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MAJOR JACKSON’S DISAPPEARANCE.

Further particulars in regard to the disappearance of Major Jackson show that the steward of the steamer (Hartley) obtained his passenger ticket from him at 7.30 on Saturday evening. Major Jackson was then dozing in the smoking room. At ten o’clock Kerr, the bedroom steward, went to Major Jackson’s bunk in order to see that the cabin porthole was properly secured ; but he heard someone (presumably the major) sleeping in the berth, and did not disturb him. This was the last sign of the unfortunate gentleman. Next morning, at six o’clock, the bedroom steward went to the berth Again to get the occupant’s boots to have them cleaned, but ho found the cabin empty. He thought nothing of the matter, believing that Major Jackson had dressed and gone on deck. About two hours later Major Jackson was missed by the steward, and a thorough search of the ship was made, but without success. The cause of Major Jackal’s mysterious disappearance remains a profound mystery. He leaves a wife but no children.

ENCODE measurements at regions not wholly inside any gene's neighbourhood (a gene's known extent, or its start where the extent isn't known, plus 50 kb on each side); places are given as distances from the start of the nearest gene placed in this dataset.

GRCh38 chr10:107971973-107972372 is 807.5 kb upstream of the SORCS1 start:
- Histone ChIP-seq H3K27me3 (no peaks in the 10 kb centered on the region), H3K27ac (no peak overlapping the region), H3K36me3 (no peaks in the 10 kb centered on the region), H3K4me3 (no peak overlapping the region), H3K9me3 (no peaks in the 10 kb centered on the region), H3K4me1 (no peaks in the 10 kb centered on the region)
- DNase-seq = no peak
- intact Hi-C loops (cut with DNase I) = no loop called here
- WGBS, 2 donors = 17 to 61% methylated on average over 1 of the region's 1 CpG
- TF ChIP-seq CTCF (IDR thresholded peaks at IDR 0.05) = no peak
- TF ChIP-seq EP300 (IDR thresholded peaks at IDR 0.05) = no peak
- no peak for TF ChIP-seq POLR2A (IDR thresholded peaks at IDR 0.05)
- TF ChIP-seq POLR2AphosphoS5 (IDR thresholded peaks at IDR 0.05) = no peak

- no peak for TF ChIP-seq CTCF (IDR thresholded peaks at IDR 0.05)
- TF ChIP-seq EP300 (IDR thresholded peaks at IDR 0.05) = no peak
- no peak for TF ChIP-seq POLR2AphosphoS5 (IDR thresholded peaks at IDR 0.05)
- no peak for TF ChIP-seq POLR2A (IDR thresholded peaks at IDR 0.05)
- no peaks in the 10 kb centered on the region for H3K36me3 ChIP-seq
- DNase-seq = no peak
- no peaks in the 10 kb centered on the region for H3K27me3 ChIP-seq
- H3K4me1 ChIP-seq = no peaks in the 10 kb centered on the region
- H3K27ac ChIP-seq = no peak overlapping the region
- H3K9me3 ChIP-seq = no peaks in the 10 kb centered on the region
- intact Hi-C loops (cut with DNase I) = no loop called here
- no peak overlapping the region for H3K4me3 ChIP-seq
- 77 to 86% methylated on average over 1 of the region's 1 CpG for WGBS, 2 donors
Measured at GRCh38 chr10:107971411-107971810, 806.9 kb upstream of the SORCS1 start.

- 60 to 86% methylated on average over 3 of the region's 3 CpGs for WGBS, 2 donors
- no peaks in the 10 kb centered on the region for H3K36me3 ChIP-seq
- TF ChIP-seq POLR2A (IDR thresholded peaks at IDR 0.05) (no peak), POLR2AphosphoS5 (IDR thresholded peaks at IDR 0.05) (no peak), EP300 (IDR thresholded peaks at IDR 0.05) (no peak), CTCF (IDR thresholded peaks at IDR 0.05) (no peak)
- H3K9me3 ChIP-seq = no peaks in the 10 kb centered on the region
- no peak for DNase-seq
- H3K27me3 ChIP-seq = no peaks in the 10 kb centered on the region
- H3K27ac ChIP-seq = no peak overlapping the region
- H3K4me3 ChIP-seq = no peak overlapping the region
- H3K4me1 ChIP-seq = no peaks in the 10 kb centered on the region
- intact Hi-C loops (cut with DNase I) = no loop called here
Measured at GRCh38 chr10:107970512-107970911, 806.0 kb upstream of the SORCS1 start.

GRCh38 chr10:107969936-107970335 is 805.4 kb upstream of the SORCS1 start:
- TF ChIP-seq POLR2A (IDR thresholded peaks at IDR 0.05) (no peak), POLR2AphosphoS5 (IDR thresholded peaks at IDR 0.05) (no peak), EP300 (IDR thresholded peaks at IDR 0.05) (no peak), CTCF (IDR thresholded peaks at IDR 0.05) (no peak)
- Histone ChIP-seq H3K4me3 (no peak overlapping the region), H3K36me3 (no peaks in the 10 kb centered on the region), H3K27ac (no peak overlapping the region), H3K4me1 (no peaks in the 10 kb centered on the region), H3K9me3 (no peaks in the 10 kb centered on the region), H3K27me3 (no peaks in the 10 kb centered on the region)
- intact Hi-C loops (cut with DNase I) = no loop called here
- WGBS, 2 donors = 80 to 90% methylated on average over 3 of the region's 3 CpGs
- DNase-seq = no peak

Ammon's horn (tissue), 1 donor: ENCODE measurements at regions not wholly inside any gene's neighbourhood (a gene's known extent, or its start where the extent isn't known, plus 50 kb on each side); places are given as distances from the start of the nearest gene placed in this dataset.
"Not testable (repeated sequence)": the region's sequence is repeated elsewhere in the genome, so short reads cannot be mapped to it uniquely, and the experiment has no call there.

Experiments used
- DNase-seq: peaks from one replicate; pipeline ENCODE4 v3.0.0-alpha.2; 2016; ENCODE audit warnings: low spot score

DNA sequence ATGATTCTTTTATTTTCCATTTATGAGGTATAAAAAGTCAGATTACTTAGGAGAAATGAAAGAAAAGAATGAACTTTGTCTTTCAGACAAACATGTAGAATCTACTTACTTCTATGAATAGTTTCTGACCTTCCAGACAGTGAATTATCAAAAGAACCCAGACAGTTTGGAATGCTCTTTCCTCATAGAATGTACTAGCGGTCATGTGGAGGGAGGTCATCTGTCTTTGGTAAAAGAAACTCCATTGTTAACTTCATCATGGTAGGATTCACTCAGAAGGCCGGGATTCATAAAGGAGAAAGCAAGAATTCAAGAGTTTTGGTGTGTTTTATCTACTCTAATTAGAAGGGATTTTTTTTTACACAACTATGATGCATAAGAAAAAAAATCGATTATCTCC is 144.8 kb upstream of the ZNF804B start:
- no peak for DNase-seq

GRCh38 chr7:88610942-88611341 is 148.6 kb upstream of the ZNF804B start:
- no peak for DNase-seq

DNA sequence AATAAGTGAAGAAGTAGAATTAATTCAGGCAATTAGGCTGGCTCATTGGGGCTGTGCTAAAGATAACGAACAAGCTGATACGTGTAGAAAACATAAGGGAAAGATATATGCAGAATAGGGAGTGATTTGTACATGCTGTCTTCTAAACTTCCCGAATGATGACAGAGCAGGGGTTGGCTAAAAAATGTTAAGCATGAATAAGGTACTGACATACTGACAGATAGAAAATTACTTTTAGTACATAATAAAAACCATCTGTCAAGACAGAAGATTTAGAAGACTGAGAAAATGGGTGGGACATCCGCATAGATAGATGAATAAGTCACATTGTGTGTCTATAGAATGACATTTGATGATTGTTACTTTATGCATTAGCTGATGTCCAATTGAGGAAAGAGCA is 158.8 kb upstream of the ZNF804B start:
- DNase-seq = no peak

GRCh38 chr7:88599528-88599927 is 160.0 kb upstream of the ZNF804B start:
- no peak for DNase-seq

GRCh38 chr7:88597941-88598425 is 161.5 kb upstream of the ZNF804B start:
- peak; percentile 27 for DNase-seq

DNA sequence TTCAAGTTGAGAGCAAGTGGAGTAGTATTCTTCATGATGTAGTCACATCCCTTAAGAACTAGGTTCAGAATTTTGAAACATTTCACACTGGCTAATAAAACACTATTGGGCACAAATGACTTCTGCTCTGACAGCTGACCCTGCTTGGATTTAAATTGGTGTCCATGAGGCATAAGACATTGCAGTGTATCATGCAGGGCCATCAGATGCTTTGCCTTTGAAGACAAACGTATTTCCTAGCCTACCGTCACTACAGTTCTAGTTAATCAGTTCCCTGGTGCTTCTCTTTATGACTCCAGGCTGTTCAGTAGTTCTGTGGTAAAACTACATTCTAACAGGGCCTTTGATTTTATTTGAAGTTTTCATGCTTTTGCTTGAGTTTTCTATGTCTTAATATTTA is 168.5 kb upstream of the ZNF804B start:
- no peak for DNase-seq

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https://paperspast.natlib.govt.nz/newspapers/ESD18891001.2.10

Bibliographic details

MAJOR JACKSON’S DISAPPEARANCE., Evening Star, Issue 8026, 1 October 1889

Word Count
174

MAJOR JACKSON’S DISAPPEARANCE. Evening Star, Issue 8026, 1 October 1889

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